All customers running Red Hat Enterprise Linux on EC2 will receive access to repository updates from Red Hat. Moreover, AWS Premium support customers can contact AWS to get access to a support structure from both Amazon and Red Hat.

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Resources

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About Red Hat

Red Hat, the world’s leading open source solutions provider, is headquartered in Raleigh, NC with over 50 satellite offices spanning the globe. Red Hat provides high-quality, low-cost technology with its operating system platform, Red Hat Enterprise Linux, together with applications, management and Services Oriented Architecture (SOA) solutions, including the JBoss Enterprise Middleware Suite. Red Hat also offers support, training and consulting services to its customers worldwide.

 

also from Revolution Analytics- in case you want to #rstats in the cloud and thus kill all that talk of RAM dependency, slow R than other softwares (just increase the RAM above in the instances to keep it simple)

,or Revolution not being open enough

http://www.revolutionanalytics.com/downloads/gpl-sources.php

GPL SOURCES

Revolution Analytics uses an Open-Core Licensing model. We provide open- source R bundled with proprietary modules from Revolution Analytics that provide additional functionality for our users. Open-source R is distributed under the GNU Public License (version 2), and we make our software available under a commercial license.

Revolution Analytics respects the importance of open source licenses and has contributed code to the open source R project and will continue to do so. We have carefully reviewed our compliance with GPLv2 and have worked with Mark Radcliffe of DLA Piper, the outside General Legal Counsel of the Open Source Initiative, to ensure that we fully comply with the obligations of the GPLv2.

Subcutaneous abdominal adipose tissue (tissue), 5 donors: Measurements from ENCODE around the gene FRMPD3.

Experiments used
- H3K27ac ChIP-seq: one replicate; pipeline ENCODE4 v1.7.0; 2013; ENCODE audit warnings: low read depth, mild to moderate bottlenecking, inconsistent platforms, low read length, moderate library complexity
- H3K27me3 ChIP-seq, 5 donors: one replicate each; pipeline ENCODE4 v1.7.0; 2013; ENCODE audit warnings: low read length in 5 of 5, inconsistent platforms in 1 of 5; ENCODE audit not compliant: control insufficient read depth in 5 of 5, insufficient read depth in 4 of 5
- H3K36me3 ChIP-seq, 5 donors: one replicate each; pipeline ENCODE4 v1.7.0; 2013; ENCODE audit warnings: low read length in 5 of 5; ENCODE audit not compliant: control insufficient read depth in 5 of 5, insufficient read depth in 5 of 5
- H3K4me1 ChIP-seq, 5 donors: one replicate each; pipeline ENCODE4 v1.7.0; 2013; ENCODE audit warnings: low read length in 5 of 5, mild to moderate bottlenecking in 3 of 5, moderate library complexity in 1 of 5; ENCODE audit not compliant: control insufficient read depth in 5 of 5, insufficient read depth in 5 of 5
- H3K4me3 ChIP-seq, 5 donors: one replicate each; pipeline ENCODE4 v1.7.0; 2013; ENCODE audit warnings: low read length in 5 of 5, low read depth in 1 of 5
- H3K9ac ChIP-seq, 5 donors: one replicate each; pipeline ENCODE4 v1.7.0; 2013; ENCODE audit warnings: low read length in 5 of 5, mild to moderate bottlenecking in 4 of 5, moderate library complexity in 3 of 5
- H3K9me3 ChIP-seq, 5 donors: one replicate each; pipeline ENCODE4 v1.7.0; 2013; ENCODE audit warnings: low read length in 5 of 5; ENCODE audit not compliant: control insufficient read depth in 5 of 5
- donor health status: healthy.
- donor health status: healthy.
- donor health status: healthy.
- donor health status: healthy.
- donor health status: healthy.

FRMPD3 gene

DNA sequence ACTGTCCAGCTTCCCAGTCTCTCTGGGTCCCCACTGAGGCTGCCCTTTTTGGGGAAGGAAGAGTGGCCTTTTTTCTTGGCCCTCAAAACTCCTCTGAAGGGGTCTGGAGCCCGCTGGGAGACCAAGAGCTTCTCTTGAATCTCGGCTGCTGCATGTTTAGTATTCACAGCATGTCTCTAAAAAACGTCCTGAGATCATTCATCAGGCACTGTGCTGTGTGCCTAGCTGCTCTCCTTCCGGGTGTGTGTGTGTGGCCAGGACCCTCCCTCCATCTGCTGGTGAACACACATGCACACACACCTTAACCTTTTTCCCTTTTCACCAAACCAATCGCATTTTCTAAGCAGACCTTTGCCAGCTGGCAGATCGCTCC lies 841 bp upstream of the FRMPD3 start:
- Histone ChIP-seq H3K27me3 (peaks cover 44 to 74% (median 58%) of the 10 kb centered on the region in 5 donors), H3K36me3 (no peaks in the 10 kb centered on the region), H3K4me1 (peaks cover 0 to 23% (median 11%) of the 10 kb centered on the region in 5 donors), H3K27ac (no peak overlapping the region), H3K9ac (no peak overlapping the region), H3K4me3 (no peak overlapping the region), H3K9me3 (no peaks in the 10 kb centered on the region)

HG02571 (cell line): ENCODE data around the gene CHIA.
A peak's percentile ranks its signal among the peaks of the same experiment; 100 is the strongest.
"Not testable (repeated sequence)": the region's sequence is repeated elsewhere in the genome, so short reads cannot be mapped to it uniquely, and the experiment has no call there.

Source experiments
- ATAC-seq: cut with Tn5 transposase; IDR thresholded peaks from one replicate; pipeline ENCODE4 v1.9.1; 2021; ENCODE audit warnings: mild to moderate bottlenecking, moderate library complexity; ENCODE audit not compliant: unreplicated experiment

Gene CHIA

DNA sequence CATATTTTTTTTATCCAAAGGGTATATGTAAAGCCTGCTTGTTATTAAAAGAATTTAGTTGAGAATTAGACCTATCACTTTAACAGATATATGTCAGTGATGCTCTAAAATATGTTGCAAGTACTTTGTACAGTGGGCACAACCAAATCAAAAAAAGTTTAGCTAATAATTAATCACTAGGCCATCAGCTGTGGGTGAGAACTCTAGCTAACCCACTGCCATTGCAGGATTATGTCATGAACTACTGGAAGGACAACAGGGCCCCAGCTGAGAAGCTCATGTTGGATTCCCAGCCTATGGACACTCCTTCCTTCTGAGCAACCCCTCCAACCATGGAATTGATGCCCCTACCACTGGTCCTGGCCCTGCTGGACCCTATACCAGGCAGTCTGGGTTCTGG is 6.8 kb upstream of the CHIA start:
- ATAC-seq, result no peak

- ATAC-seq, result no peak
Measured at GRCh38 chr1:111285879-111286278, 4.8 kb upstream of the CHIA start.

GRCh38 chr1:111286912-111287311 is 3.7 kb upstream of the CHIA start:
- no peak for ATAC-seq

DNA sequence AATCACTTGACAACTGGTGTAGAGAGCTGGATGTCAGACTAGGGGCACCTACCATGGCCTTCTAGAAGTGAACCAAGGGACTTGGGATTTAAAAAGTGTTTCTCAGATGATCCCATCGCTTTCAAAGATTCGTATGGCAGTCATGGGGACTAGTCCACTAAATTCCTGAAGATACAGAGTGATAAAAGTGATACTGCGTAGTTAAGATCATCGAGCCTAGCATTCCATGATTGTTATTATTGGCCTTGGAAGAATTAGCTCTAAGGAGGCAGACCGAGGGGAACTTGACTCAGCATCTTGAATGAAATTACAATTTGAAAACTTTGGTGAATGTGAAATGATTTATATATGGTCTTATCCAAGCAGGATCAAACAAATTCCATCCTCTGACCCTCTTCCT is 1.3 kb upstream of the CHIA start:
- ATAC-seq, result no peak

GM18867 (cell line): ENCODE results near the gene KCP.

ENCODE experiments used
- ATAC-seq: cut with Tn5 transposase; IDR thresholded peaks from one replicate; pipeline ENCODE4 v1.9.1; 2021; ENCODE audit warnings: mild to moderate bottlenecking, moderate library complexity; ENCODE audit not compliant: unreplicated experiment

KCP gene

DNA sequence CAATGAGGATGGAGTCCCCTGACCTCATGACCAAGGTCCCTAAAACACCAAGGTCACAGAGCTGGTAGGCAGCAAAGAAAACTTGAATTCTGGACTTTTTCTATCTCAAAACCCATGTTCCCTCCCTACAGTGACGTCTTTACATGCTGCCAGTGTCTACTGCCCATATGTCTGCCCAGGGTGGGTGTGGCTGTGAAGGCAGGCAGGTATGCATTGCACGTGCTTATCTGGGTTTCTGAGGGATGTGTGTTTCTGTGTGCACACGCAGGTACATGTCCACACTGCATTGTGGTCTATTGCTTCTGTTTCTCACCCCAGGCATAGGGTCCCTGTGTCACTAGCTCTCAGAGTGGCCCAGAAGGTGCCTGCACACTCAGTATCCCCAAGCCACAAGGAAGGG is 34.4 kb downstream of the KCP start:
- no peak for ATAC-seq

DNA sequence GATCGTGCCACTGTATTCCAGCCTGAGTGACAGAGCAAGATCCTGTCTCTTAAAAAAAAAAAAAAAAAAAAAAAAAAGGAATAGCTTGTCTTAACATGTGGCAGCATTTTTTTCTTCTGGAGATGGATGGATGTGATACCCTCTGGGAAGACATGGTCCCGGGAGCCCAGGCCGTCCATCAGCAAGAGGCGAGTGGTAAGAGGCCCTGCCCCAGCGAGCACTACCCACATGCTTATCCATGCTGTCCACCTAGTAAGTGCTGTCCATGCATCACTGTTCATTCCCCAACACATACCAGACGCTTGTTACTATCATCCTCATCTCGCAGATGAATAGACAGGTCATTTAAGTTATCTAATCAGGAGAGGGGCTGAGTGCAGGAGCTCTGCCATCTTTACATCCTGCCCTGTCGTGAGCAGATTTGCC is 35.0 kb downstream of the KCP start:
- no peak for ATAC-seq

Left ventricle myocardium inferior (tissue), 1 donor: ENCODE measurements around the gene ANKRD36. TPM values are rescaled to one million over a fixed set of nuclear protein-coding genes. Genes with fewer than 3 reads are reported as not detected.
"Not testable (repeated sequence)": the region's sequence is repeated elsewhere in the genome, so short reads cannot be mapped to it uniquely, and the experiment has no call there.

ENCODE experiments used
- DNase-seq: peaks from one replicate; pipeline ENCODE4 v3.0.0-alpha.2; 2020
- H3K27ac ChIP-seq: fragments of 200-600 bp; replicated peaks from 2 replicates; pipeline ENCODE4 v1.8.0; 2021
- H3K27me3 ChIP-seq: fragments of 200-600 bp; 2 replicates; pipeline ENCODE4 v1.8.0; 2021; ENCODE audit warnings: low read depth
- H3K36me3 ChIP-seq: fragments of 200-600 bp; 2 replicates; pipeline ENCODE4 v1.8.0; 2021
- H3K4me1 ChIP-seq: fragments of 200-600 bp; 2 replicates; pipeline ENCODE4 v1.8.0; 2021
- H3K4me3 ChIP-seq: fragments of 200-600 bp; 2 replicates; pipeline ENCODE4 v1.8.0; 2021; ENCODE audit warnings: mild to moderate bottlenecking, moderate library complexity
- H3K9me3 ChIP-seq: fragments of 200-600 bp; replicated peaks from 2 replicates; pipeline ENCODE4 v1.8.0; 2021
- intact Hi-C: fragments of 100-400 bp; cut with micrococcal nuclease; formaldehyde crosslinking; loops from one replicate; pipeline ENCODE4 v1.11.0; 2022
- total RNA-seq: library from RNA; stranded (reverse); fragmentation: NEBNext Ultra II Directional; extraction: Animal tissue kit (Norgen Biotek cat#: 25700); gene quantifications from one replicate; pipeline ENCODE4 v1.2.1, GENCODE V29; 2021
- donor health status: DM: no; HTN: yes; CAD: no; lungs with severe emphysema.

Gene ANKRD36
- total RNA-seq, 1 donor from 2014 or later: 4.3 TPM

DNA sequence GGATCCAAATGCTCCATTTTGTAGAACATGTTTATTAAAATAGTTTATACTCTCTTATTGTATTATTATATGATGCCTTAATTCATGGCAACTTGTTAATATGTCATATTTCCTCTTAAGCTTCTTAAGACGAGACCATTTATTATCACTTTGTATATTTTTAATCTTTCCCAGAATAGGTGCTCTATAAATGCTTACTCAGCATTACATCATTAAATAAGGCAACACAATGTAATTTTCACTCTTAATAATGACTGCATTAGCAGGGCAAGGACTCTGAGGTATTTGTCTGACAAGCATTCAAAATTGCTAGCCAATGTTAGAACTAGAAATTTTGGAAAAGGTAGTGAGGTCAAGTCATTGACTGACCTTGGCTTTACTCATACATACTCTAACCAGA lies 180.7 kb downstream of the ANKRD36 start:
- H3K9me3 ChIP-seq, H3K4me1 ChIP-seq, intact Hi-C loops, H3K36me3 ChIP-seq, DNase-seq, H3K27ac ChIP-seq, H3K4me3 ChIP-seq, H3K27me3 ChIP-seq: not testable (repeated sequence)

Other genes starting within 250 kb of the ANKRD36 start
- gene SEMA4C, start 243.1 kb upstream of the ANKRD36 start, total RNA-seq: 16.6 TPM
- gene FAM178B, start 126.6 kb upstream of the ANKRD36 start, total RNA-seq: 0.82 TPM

For our Revolution R distribution, we may make some minor modifications to the R sources (the ChangeLog file lists all changes made). You can download these modified sources of open-source R under the terms of the GPLv2, using either the links below or those in the email sent to you when you download a specific version of Revolution R.

Download GPL Sources

Product Version Platform Modified R Sources
Revolution R Community 3.2 Windows R 2.10.1
Revolution R Community 3.2 MacOS R 2.10.1
Revolution R Enterprise 3.1.1 RHEL R 2.9.2
Revolution R Enterprise 4.0 Windows R 2.11.1
Revolution R Enterprise 4.0.1 RHEL R 2.11.1
Revolution R Enterprise 4.1.0 Windows R 2.11.1
Revolution R Enterprise 4.2 Windows R 2.11.1
Revolution R Enterprise 4.2 RHEL R 2.11.1
Revolution R Enterprise 4.3 Windows & RHEL R 2.12.2

 

 

 

Amazon goes HPC and GPU: Dirk E to revise his R HPC book

Looking south above Interstate 80, the Eastsho...
Image via Wikipedia

Amazon just did a cluster Christmas present for us tech geek lizards- before Google could out doogle them with end of the Betas (cough- its on NDA)

Clusters used by Academic Departments now have a great chance to reduce cost without downsizing- but only if the CIO gets the email.

While Professor Goodnight of SAS / North Carolina University is still playing time sharing versus mind sharing games with analytical birdies – his 70 mill server farm set in Feb last is about to get ready

( I heard they got public subsidies for environment- but thats historic for SAS– taking public things private -right Prof as SAS itself began as a publicly funded project. and that was in the 1960s and they didnt even have no lobbyists as well. )

In realted R news, Dirk E has been thinking of a R HPC book without paying attention to Amazon but would now have to include Amazon

(he has been thinking of writing that book for 5 years, but hey he’s got a day job, consulting gigs with revo, photo ops at Google, a blog, packages to maintain without binaries, Dirk E we await thy book with bated holes.

Whos Dirk E – well http://dirk.eddelbuettel.com/ is like the Terminator of R project (in terms of unpronounceable surnames)